Where To Live Off Campus

Starting the search for off-campus housing can be an overwhelming ordeal. There are many aspects to consider, from choosing a neighborhood to setting a price range. Not sure where to begin? Well, you’re in luck, because Your Mag is here to help. Adam Mason is the owner of Preview Properties Inc., a real estate agency with offices in Allston and Brighton. His advice for students who are beginning the search for off campus housing is to be as prepared as possible. “Identify what your budget is. Determine your deal breakers,” says Mason. “If you take the time upfront to determine what you want versus what you do not want, and what you can spend, etc., the search will go a lot smoother.” Additionally, he recommends identifying a part of the city where you will “get the most bang for your buck,” and advises against setting an unrealistic price range. Finally, he tells students to do their research. “While most listings are made available to the larger agencies, not every agency is the same,” says Mason. “Don't be ‘sold’ an apartment, be matched with the right place because your agent listened to your needs and has the inventory to offer you selection.”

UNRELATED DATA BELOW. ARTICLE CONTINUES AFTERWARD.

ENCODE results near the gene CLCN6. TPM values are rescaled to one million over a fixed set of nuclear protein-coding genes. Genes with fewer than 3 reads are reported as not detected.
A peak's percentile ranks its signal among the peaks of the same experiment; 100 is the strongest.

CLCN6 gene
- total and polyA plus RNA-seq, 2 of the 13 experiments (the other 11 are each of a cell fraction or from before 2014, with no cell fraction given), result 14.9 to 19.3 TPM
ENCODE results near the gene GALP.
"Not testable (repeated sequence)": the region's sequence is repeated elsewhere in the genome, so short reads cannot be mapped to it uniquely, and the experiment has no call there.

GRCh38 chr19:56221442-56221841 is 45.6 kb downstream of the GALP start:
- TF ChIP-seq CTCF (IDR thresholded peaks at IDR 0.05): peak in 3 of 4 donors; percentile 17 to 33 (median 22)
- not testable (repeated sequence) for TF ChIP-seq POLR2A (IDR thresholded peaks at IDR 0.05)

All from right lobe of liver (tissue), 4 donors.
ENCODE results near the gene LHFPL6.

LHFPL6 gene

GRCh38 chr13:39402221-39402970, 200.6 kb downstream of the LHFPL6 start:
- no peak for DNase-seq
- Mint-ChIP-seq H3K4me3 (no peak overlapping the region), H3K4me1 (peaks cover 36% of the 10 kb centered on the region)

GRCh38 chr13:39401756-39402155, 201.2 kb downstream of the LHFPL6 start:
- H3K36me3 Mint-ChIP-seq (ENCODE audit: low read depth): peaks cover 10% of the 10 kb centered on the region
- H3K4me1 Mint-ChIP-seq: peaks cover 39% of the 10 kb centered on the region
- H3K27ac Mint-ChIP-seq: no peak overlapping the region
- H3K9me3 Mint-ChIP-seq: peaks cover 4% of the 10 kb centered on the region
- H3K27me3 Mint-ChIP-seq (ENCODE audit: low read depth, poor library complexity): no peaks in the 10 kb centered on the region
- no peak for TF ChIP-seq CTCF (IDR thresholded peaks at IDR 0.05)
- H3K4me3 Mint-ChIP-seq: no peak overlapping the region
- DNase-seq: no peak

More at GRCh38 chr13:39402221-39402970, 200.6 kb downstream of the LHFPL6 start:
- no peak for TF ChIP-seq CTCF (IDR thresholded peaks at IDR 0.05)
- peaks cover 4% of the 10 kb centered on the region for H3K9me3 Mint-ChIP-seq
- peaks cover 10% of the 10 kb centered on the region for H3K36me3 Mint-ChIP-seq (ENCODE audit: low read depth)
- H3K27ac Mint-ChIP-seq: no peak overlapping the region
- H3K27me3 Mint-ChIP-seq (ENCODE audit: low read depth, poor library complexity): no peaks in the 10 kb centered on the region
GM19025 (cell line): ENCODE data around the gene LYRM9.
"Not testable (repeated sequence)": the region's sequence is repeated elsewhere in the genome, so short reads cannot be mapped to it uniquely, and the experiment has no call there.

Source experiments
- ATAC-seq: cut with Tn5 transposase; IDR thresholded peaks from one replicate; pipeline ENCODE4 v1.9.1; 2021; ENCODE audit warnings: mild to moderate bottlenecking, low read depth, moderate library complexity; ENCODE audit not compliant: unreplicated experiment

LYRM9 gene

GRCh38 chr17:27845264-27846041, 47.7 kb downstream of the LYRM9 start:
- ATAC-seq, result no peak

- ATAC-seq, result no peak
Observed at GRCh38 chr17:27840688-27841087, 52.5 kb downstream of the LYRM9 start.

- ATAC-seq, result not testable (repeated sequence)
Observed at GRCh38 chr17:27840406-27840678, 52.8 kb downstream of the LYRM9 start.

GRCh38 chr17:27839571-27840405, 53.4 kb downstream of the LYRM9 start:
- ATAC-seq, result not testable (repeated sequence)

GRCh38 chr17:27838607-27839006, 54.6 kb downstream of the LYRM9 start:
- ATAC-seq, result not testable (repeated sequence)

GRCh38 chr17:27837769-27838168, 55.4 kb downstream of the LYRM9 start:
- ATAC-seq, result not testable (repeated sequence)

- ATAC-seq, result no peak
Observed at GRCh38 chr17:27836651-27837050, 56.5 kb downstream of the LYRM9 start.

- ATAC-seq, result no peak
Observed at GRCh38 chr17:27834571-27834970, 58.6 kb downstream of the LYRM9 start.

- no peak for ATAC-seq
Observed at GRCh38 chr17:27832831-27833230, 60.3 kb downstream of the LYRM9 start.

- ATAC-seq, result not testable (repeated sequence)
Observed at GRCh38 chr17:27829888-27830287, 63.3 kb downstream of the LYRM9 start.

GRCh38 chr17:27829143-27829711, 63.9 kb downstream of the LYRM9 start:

In addition to getting a professional opinion, we at Your Mag talked to students who currently live off campus. Here’s what they had to say.

Neighborhood: Allston

Resident Expert: Krystyana Greaves ‘17

Krystyana Greaves lives in Allston with three other roommates. The rent is about $2,600. When looking for off-campus housing, Greaves used Off-Campus Student Services, Emerson Facebook pages, and recommendations from other Emerson students. “I really like that I am a three minute walk from the Green Line, there are tons of other students in my neighborhood, I am close to a grocery store, and there are a lot of restaurants in the area,” says Greaves.

According to Greaves, there are some downsides to living off campus. “If you have any late activities on campus you have to be aware of how late it is and when the last train is so that you do not get stuck,” says Greaves. “There is nothing bad about my neighborhood, but you do always have to be aware of your neighbors and what is going on around you.”